Thursday, May 20, 2010

13th Annual Doheny Blues Fest is coming!

Jackie Greene Photo credit: Jay Blakesburg

Here is a reposting of my full-length feature published on the Orange County Register Soundcheck blog on May 18, 2010. I hope to see many of you at the festival this weekend!

New faces, old friends slated to perform this weekend at 13th annual Doheny Blues Festival

For those who might be on the fence, still determining whether it would be better to attend the annual Doheny Blues Festival on Saturday or Sunday this weekend, there’s an easy answer:

Go both days.

With such a wide-ranging lineup of legendary veterans, blues-fest favorites and powerful, genre-defying up-and-comers scheduled to play across three stages, the fact that the O.C.-based concert promoter staging the event hasn’t raised ticket prices enables die-hards and lookie-loos alike to take in the whole relaxed shebang next weekend just off the sand at Doheny State Beach.

That said, act fast: VIP and Gold tickets for both days are already gone, “the earliest sell out in our 13-year history,” reports Rich Sherman, president of Omega Events.

This year’s star-packed lineup pretty much guarantees that both days will attract record crowds. The Black Crowes headline Saturday, topping a bill that includes Taj Mahal, the Fabulous Thunderbirds and touted newcomers Black Joe Lewis & the Honeybears, while the decidedly un-blues Hall of Fame group Crosby, Stills & Nash will close out the proceedings Sunday evening, after performances from soul legends Booker T. and Bettye LaVette as well as blues greats Robert Cray, Otis Taylor and Duke Robillard.

Neither the Crowes nor CS&N has ever appeared at Doheny Blues. “Both were on our radar for years,” Sherman explained, “but each had a significant end to 2009, which is the timeframe when we begin sending offers.”

The Crowes, riding high off last year’s critically lauded double-album Before the Frost … Under the Freeze, recorded at Levon Helm’s barn studio in upstate New York, are arguably the weekend’s chief attraction, heightened by the recent announcement that the band will go on indefinite hiatus at the end of the year, following a December show at the Hollywood Palladium.

“The Crowes released one of their finest albums in years,” Sherman believes, “and they are definitely as vital a blues-rock outfit as any in the U.S.” As for CS&N’s inclusion: “In October, at the Rock and Roll Hall of Fame’s 25th anniversary concerts, (they) stood out as a pillar of American music … a band that was as important to the growth of the California music scene as any.”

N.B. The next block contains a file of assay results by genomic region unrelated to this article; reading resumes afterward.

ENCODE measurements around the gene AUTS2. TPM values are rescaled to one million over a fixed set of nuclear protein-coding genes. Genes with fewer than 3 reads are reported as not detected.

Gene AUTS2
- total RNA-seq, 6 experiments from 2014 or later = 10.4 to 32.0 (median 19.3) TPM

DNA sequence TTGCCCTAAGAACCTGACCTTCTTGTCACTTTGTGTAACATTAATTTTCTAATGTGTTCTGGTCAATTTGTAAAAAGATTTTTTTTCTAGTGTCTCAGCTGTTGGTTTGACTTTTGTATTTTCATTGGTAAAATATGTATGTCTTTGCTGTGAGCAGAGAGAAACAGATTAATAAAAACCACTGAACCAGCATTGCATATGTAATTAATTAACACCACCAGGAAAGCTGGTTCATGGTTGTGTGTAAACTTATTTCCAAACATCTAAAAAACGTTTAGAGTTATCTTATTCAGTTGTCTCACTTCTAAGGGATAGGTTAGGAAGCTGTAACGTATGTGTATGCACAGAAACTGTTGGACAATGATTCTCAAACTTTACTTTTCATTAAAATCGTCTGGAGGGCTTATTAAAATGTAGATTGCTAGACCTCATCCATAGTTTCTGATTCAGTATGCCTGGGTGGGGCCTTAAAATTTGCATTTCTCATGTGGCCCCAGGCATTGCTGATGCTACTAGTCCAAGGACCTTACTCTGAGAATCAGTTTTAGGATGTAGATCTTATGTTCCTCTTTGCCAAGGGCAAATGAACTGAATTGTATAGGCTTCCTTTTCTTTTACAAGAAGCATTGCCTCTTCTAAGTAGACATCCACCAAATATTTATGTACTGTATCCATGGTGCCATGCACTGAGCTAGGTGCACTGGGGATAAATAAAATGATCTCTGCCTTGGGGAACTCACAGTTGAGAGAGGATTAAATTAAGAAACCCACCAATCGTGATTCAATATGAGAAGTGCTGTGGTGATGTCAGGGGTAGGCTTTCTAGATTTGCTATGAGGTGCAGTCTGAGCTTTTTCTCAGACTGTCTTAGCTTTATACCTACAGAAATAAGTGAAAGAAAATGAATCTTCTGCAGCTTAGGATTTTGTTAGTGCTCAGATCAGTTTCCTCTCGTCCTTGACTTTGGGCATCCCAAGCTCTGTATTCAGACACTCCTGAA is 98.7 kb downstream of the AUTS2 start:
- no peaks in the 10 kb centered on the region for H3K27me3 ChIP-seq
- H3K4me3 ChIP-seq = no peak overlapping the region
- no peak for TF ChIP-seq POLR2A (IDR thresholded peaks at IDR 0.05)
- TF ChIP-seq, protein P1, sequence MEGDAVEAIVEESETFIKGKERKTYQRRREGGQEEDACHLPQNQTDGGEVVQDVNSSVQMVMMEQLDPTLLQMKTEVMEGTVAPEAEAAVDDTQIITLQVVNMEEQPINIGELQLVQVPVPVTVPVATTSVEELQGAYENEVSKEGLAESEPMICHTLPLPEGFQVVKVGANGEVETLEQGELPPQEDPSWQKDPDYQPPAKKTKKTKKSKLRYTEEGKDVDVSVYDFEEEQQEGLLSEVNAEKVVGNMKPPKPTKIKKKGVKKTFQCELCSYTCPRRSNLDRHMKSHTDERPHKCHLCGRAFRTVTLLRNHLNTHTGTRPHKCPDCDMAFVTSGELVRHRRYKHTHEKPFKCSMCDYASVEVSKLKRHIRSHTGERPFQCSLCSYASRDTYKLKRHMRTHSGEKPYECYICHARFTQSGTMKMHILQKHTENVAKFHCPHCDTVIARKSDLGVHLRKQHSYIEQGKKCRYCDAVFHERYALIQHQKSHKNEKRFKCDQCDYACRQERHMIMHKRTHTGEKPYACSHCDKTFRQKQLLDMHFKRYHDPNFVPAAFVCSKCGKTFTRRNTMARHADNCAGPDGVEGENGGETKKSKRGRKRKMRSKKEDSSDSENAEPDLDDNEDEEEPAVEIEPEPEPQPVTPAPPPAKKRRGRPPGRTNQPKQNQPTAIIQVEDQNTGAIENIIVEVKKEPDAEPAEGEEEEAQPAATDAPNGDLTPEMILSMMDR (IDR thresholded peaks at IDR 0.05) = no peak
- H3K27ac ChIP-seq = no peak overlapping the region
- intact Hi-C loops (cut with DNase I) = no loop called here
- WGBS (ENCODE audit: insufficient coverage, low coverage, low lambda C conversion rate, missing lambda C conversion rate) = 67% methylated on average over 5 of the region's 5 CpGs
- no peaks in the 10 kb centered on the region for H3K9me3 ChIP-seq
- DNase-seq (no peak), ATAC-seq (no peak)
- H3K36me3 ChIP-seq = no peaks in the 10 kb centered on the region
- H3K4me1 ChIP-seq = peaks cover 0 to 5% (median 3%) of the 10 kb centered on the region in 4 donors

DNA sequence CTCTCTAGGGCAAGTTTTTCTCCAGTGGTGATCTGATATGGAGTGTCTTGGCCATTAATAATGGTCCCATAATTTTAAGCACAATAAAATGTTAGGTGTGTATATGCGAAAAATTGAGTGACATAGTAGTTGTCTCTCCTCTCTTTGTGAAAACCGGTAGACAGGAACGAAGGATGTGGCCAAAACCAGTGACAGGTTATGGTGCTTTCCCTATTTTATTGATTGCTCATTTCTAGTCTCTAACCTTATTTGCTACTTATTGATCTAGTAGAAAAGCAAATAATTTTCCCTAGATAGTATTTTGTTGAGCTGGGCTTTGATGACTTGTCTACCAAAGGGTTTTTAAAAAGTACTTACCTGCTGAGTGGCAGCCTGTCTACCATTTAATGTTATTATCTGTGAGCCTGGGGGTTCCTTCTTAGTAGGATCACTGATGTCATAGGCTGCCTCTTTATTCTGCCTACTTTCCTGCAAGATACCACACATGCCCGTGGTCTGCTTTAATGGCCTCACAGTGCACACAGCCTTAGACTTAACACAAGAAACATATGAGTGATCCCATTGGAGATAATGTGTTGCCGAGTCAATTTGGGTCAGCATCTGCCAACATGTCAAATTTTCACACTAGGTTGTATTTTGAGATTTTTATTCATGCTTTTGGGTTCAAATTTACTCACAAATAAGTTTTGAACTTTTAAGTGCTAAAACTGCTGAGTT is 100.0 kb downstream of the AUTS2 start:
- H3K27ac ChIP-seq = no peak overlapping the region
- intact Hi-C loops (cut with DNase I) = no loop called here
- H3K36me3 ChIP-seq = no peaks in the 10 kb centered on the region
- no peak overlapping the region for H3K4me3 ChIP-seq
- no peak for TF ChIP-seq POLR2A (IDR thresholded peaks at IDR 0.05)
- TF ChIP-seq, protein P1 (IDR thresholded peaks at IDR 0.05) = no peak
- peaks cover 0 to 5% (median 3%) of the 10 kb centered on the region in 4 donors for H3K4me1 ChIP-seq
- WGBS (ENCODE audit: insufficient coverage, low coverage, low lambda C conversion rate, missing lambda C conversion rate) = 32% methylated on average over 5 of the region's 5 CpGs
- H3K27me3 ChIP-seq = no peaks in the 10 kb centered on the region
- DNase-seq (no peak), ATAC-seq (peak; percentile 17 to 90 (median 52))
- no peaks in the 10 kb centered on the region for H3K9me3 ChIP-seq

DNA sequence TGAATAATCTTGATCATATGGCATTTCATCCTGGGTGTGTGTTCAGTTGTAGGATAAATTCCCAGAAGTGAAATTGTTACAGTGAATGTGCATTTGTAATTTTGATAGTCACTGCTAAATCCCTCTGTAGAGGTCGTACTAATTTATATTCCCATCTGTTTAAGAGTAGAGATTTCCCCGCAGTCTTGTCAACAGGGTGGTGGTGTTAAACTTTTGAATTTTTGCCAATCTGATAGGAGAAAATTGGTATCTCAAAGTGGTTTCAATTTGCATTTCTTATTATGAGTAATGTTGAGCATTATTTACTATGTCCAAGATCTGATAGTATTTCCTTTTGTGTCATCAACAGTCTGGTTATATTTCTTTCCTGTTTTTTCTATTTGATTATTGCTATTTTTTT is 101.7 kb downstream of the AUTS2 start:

Yet, beyond standard offerings that keep concert-goers coming back year after year — the laid-back atmosphere, tasty food choices and unusually scenic location — there are smaller though no less significant reasons to check out both days of Doheny Blues this year.

For starters, San Francisco-based singer, songwriter and multi-instrumentalist Jackie Greene — one of the sharpest new figures on the Americana scene — will perform with his band on Saturday, then return to play an early-afternoon acoustic set on the Backporch stage on Sunday.

Greene is accustomed to performing for huge crowds as a sideman with the Dead and bassist Phil Lesh, yet his own work finds him filling intimate clubs. “It was my goal to present both sides of Jackie’s music,” Sherman says, “so our offer was firm — it’s two sets of music or none.”

Greene will likely spotlight material from his outstanding 2008 disc, Giving Up the Ghost, as well as his wonderful forthcoming disc, Till the Light Comes (due June 29 from 429 Records). Those who have seen the 29-year-old Salinas native as he’s come up through the ranks (notably opening for hotshot guitarist Jonny Lang throughout this past decade) may recall how much his focus had been on acoustic material, especially from his 2002 album Gone Wanderin’. Fans who haven’t seen him since then may be floored by his phenomenal growth as a songwriter and musician.